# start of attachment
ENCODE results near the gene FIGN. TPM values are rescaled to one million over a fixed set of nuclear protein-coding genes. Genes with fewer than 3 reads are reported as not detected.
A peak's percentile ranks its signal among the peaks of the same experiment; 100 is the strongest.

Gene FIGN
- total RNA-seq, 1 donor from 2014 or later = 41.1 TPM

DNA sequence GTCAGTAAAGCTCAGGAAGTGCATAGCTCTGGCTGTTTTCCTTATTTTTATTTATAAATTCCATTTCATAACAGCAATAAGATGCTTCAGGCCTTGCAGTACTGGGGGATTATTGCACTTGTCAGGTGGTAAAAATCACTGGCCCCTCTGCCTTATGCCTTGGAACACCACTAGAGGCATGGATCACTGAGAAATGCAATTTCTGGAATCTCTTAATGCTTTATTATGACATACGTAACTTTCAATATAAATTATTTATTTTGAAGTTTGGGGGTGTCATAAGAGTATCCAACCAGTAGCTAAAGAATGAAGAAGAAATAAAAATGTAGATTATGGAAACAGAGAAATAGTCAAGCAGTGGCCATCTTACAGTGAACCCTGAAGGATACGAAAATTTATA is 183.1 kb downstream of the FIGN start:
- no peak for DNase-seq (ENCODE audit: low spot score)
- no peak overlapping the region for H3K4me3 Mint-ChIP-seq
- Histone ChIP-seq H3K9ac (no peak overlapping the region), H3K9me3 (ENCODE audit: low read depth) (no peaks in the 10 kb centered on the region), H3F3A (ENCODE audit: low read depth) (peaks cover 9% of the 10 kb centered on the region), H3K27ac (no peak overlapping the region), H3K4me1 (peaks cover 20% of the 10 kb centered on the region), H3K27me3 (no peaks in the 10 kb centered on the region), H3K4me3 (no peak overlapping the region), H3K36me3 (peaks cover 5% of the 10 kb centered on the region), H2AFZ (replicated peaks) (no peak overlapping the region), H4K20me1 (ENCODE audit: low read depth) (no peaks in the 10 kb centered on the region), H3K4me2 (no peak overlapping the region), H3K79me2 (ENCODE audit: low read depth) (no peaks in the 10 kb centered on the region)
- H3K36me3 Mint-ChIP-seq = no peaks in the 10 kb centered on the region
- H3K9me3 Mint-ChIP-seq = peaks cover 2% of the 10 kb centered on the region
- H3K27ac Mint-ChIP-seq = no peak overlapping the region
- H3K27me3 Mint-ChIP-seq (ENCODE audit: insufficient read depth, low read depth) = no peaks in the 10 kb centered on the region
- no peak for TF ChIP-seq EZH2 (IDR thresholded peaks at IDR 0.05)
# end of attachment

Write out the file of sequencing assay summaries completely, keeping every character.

ENCODE results near the gene FIGN. TPM values are rescaled to one million over a fixed set of nuclear protein-coding genes. Genes with fewer than 3 reads are reported as not detected.
A peak's percentile ranks its signal among the peaks of the same experiment; 100 is the strongest.

Gene FIGN
- total RNA-seq, 1 donor from 2014 or later = 41.1 TPM

DNA sequence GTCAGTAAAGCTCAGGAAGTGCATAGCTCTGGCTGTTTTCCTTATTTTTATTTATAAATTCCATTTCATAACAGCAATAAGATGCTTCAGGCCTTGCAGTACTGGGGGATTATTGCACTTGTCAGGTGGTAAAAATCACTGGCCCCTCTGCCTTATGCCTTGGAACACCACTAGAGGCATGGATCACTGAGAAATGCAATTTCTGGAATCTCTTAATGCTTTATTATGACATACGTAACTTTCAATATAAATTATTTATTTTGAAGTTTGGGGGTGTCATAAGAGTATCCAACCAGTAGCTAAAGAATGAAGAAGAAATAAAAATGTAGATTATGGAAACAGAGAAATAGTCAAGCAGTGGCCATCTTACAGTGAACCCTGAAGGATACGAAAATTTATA is 183.1 kb downstream of the FIGN start:
- no peak for DNase-seq (ENCODE audit: low spot score)
- no peak overlapping the region for H3K4me3 Mint-ChIP-seq
- Histone ChIP-seq H3K9ac (no peak overlapping the region), H3K9me3 (ENCODE audit: low read depth) (no peaks in the 10 kb centered on the region), H3F3A (ENCODE audit: low read depth) (peaks cover 9% of the 10 kb centered on the region), H3K27ac (no peak overlapping the region), H3K4me1 (peaks cover 20% of the 10 kb centered on the region), H3K27me3 (no peaks in the 10 kb centered on the region), H3K4me3 (no peak overlapping the region), H3K36me3 (peaks cover 5% of the 10 kb centered on the region), H2AFZ (replicated peaks) (no peak overlapping the region), H4K20me1 (ENCODE audit: low read depth) (no peaks in the 10 kb centered on the region), H3K4me2 (no peak overlapping the region), H3K79me2 (ENCODE audit: low read depth) (no peaks in the 10 kb centered on the region)
- H3K36me3 Mint-ChIP-seq = no peaks in the 10 kb centered on the region
- H3K9me3 Mint-ChIP-seq = peaks cover 2% of the 10 kb centered on the region
- H3K27ac Mint-ChIP-seq = no peak overlapping the region
- H3K27me3 Mint-ChIP-seq (ENCODE audit: insufficient read depth, low read depth) = no peaks in the 10 kb centered on the region
- no peak for TF ChIP-seq EZH2 (IDR thresholded peaks at IDR 0.05)